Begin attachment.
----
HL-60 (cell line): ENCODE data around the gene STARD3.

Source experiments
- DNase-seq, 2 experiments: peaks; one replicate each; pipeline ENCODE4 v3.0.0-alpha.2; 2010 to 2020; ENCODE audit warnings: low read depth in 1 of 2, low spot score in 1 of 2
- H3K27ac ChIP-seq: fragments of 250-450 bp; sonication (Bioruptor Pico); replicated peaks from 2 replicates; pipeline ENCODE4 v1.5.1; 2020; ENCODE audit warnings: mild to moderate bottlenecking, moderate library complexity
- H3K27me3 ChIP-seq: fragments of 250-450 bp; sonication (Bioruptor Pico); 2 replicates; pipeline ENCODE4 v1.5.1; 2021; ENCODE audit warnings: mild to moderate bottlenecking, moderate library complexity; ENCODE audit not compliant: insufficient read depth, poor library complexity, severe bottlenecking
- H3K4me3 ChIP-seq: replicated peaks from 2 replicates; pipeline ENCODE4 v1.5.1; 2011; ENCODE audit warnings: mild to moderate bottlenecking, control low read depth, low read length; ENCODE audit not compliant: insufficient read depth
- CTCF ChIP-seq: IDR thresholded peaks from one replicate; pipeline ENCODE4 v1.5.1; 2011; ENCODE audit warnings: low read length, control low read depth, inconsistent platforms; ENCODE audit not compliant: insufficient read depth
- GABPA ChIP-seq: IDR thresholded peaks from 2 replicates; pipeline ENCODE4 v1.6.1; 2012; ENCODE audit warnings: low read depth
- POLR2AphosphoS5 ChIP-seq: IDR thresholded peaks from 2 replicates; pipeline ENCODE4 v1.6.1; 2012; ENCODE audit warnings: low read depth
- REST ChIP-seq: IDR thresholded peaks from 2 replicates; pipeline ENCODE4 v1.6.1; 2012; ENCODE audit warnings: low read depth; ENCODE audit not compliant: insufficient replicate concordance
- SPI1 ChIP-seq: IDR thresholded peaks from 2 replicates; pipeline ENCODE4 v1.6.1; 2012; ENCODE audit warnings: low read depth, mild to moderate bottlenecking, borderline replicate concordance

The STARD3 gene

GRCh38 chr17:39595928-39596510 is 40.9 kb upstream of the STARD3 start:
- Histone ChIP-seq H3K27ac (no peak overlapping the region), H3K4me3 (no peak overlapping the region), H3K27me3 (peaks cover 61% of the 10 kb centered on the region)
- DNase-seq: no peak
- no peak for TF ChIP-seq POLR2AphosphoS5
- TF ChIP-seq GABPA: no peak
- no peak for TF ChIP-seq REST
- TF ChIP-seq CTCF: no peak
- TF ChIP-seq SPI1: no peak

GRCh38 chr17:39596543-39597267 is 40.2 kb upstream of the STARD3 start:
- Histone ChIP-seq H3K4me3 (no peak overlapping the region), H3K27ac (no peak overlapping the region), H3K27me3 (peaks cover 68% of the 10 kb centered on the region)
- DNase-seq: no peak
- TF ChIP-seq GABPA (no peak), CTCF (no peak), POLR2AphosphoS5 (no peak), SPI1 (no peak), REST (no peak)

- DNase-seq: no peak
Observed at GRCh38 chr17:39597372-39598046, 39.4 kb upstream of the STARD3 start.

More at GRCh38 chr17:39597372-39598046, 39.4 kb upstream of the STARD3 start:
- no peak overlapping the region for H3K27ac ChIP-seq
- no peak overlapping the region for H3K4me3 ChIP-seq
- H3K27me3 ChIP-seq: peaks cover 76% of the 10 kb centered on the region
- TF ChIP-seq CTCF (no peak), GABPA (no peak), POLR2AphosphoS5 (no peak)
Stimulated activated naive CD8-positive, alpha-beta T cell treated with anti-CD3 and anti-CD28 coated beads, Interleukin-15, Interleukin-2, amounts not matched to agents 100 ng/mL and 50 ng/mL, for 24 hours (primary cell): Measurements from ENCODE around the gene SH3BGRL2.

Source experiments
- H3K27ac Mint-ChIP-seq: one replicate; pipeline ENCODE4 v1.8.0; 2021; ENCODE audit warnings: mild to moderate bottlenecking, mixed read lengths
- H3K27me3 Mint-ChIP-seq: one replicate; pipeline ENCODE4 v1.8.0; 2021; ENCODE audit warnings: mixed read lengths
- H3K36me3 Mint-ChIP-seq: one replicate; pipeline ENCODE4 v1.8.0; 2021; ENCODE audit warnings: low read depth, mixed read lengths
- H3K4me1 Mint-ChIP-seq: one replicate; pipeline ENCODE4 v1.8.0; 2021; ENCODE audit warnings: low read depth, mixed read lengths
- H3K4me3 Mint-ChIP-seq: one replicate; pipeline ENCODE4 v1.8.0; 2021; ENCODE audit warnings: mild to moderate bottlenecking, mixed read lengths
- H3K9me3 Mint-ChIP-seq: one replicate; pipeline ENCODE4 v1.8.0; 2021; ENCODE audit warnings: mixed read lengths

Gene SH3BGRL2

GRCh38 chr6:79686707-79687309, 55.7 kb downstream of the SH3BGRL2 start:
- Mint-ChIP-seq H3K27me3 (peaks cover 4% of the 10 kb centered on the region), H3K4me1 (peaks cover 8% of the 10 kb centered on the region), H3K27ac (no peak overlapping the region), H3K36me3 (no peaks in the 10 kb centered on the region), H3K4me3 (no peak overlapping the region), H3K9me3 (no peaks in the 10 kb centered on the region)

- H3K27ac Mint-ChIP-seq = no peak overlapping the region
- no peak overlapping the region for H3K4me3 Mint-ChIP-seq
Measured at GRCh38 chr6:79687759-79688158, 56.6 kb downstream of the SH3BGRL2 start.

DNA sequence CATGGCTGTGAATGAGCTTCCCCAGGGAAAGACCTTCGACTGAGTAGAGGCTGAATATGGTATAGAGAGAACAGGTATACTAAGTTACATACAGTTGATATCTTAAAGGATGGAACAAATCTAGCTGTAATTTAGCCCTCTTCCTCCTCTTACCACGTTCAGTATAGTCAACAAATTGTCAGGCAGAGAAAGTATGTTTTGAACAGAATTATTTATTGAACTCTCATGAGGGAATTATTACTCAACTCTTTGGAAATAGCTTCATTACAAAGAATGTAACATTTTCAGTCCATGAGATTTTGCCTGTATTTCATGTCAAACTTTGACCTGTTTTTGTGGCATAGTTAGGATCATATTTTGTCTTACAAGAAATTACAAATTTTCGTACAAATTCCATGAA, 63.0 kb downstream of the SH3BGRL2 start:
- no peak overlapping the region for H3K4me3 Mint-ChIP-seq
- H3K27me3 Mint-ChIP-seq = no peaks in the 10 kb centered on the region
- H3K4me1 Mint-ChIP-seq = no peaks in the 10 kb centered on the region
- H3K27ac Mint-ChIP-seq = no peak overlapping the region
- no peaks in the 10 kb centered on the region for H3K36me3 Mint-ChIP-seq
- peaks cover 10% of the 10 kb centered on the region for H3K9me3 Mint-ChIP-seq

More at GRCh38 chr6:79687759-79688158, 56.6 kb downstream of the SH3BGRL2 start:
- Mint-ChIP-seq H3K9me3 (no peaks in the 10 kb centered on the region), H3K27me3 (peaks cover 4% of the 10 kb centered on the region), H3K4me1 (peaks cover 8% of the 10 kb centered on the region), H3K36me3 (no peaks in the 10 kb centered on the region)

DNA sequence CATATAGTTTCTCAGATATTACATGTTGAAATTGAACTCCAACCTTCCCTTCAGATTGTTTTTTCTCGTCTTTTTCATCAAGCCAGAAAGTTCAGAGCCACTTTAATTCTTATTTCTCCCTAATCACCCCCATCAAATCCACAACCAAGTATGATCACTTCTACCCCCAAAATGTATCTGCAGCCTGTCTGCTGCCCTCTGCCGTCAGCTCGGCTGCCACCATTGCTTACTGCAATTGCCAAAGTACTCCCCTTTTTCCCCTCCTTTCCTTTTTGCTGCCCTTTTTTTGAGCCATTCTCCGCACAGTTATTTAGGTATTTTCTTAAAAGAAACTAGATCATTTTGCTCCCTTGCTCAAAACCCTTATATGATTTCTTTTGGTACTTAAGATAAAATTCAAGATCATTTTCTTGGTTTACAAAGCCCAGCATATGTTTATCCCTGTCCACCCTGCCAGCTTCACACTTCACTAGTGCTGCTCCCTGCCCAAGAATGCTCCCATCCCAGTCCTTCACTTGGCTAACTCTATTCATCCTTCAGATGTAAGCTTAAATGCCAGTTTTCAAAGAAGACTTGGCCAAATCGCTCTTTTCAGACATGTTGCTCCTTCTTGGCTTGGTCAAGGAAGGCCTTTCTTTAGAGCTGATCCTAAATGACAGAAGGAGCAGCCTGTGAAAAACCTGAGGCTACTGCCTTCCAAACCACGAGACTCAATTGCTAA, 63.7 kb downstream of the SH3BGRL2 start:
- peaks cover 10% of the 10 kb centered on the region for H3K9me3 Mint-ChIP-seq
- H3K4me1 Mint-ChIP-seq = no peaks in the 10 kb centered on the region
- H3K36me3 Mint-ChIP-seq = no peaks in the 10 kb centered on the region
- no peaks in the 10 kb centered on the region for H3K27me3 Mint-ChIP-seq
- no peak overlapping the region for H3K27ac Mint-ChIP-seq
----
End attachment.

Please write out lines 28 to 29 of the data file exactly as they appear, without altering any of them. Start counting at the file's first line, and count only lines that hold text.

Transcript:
- no peak overlapping the region for H3K27ac ChIP-seq
- no peak overlapping the region for H3K4me3 ChIP-seq